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McLoughlin Middle School teacher Adam Drew reviews deadline dates with students on reading projects. [Mail Tribune / Andy Atkinson]

'What's possible?'

McLoughlin Middle School eighth-grader Brynn Allen sees it simply: If students feel welcomed at her school, they'll want to come to it.

"Sometimes people have rough lives and school is their escape," she says, recalling a phase in seventh grade where she was struggling personally. "It kind of felt like everyone was there. It was like a welcoming center."

School culture may be harder to quantify than academic achievements, but McLoughlin leaders say thought, heart and data spurred their multifaceted efforts to create a supportive environment. Last week, they presented to district officials what they say are the academic fruits of those efforts to boost kindness, inclusivity and, perhaps most importantly, hope, within its old building.

McLoughlin, nestled into a rounded corner where four different streets meet in west Medford, checks boxes that Principal Linda White says don't need to limit student achievement — but that she knows impact the approach needed to foster it. It's a Title I-A school; about 78 percent of its students are from low-income households, enough that free breakfast and lunch are available to all. A presentation given to the School Board Feb. 12 noted that 54 students have been identified as homeless and 132 students have an Individualized Education Program (IEP), which covers a wide range of educational special needs. Of those 132 students, 28 are also English learners.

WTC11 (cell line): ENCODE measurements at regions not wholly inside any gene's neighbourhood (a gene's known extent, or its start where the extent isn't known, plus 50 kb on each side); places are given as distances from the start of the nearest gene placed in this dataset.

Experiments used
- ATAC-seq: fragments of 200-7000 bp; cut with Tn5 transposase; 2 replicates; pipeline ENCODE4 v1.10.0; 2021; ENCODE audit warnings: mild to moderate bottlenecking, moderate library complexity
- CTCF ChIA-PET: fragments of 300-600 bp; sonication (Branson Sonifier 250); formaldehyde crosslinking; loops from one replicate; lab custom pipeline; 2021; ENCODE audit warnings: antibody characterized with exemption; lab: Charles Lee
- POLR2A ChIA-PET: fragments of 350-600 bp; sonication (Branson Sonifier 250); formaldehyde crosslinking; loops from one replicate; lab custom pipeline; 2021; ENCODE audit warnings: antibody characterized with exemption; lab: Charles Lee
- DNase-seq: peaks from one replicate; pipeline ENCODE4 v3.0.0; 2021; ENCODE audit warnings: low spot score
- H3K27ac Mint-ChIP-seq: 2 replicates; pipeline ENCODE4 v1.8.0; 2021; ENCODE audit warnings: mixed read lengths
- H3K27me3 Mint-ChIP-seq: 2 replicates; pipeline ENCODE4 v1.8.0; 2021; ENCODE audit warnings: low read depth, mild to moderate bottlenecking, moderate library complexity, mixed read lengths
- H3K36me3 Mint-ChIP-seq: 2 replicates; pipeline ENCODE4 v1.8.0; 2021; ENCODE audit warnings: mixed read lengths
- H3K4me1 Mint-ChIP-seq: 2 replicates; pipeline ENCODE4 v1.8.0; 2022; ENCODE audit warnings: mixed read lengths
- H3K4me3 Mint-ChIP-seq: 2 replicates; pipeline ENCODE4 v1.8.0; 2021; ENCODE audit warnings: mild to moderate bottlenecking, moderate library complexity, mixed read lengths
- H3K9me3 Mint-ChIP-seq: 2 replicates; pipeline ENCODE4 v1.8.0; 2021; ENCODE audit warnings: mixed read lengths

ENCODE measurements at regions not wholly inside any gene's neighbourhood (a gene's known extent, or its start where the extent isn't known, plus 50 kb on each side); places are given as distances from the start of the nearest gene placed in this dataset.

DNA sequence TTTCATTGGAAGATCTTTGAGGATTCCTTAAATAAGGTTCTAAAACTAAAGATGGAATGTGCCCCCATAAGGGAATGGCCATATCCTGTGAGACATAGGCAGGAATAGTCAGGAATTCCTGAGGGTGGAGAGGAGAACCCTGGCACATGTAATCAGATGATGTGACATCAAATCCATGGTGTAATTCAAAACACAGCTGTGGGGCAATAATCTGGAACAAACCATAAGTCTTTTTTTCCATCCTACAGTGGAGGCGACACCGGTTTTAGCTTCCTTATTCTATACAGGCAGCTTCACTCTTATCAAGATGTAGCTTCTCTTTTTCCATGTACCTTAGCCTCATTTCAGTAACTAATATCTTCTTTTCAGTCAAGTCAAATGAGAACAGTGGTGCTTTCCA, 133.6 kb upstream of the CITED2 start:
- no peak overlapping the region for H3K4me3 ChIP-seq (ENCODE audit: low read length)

White, who left an assistant principal position at North Medford High School to take her first job at a middle school, decided to make change first among the staff. Her initiatives were simple but firm: streamlining communication, restructuring meetings. But on a deeper level, she says she wanted to raise the level of hope in what the staff and students could achieve together.

"We started with, if this school were at its very best, what would it look like? What would it feel like? What would it sound like?" she says. "How would people be interacting?"

Those discussions about the possible began to take shape. Teachers coordinated to implement similar structures in classes across every subject: They started getting students out of their chairs during transitions from activity to activity and started making them busy with an activity in the first few minutes of class. Some teachers have students switch seats on a regular basis to ensure they meet and work with more of their classmates. Staff meetings became opportunities for teachers to discuss what worked, what hadn't and what new things they could try.

Mark Happeny, a social studies teacher at McLoughlin since 2011, says trust remains a key aspect of maintaining a culture of hope.

"Our mojo here at (McLoughlin) is awesome," he says. "When a kid comes in and talks about another teacher, I trust that teacher is doing what they're going to. Doesn't mean I'm not going to be empathetic with the kid ... but again, that trust that we have with Linda, that trust that we have with the kids? It means I can do my job."